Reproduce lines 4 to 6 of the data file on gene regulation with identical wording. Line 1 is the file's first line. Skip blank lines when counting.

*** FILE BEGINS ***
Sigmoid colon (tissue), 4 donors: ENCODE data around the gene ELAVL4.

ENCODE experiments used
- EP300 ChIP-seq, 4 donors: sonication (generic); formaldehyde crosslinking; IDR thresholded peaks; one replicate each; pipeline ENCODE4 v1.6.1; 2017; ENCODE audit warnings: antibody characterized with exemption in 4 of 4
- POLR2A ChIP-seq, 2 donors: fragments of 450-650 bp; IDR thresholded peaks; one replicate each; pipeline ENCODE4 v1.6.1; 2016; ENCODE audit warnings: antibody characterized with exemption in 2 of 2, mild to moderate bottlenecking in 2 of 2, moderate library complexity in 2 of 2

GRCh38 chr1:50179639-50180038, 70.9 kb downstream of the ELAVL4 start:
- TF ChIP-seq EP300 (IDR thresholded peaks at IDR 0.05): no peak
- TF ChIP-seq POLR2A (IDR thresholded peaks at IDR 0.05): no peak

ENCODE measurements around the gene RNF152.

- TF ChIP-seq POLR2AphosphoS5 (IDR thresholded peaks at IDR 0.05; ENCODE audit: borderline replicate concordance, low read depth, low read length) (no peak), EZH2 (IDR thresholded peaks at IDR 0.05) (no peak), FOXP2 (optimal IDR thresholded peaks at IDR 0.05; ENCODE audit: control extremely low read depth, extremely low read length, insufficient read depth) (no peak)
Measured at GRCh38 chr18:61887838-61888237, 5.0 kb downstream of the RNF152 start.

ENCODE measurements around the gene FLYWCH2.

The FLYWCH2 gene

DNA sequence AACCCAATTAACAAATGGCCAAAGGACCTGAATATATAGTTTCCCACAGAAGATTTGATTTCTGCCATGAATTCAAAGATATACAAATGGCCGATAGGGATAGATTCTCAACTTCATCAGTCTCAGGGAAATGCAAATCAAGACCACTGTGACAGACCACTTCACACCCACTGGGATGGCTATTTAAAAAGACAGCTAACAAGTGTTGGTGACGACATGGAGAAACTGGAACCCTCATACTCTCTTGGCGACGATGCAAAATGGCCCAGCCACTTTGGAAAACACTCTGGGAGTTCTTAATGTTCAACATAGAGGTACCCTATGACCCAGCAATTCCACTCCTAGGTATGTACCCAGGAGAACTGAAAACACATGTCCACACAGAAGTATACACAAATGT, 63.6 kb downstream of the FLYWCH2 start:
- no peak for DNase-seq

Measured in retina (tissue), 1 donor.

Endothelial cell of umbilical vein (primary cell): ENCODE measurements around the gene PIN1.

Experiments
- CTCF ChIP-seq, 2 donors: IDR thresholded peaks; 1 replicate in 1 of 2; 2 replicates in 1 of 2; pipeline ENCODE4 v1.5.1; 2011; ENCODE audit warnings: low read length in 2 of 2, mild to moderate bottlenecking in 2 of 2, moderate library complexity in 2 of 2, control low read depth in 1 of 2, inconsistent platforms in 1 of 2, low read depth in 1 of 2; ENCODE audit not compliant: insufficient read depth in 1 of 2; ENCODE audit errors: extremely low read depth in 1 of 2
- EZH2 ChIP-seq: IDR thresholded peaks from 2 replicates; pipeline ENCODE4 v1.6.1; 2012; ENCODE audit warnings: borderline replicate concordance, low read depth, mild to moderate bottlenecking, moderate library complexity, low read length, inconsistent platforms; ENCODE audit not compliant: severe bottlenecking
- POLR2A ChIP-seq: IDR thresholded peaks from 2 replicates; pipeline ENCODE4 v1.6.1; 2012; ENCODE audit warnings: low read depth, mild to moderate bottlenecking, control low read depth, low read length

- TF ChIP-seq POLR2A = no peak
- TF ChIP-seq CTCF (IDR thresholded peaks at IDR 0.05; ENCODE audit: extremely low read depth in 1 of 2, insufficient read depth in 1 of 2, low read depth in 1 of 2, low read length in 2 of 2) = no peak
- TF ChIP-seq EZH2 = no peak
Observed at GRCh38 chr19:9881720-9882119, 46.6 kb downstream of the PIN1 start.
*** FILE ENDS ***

- POLR2A ChIP-seq, 2 donors: fragments of 450-650 bp; IDR thresholded peaks; one replicate each; pipeline ENCODE4 v1.6.1; 2016; ENCODE audit warnings: antibody characterized with exemption in 2 of 2, mild to moderate bottlenecking in 2 of 2, moderate library complexity in 2 of 2

GRCh38 chr1:50179639-50180038, 70.9 kb downstream of the ELAVL4 start:
- TF ChIP-seq EP300 (IDR thresholded peaks at IDR 0.05): no peak